Former Mexican president Felipe Calderón at the inauguration
of a restored Otomí chapel near Tolimán, Qro.
The Chapels of IxtlaFrom ancient times, even before the arrival of the Spaniards, the indigenous Otomí and Pamé peoples of central Mexico followed a tradition of building and maintaining so-called oratorios familiares or shrines dedicated to family or clan deities.
After the Spanish conquest and the evangelization of the area by Catholic priests and friars, many of these capillas became shrines to Christian saints. Although many were abandoned following the disruption of the conquest and evangelization, some of the larger structures have survived as barrio chapels in the Otomí communities of Hidalgo, Guanajuato and Querétaro, north of the Mexican capital.
Dating from as early as the 17th century, although most are later, these capillas are typically small in scale and modestly ornamented, although several can boast carved doorways, domes or bell towers, with vaulted and often extensively painted interiors.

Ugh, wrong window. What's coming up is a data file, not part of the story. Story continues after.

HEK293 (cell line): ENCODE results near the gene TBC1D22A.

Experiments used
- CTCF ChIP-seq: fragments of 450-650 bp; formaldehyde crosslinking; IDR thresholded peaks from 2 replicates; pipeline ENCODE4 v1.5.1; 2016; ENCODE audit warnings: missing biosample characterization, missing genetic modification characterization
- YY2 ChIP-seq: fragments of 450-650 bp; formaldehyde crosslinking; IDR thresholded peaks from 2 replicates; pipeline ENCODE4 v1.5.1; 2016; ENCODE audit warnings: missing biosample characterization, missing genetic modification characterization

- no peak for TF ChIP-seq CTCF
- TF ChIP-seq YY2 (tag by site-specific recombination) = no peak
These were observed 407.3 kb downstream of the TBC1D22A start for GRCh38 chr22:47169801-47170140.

|San Miguel Ixtla, parish church|
Since the late 1990s a major conservation project, Proyecto San Miguel Ixtla, conducted by INAH and other agencies along with community involvement, has been ongoing to document, conserve and even restore some of the more important chapels.
In this series we focus on five of these: La Capilla de Ojo Zarco (aka El Templo del Barrio); San Isidro, the largest of the chapels, and the painted chapel of La Pintada. We also look at two smaller ones, those of La Capilla de Los Angeles and La Capilla Segunda de Najar.
Some of the capillas retain carved stone crosses within their precincts, both of colonial origin and of more recent vintage.
text © 2014 Richard D. Perry
We accept no ads. If you enjoy our posts you may support our efforts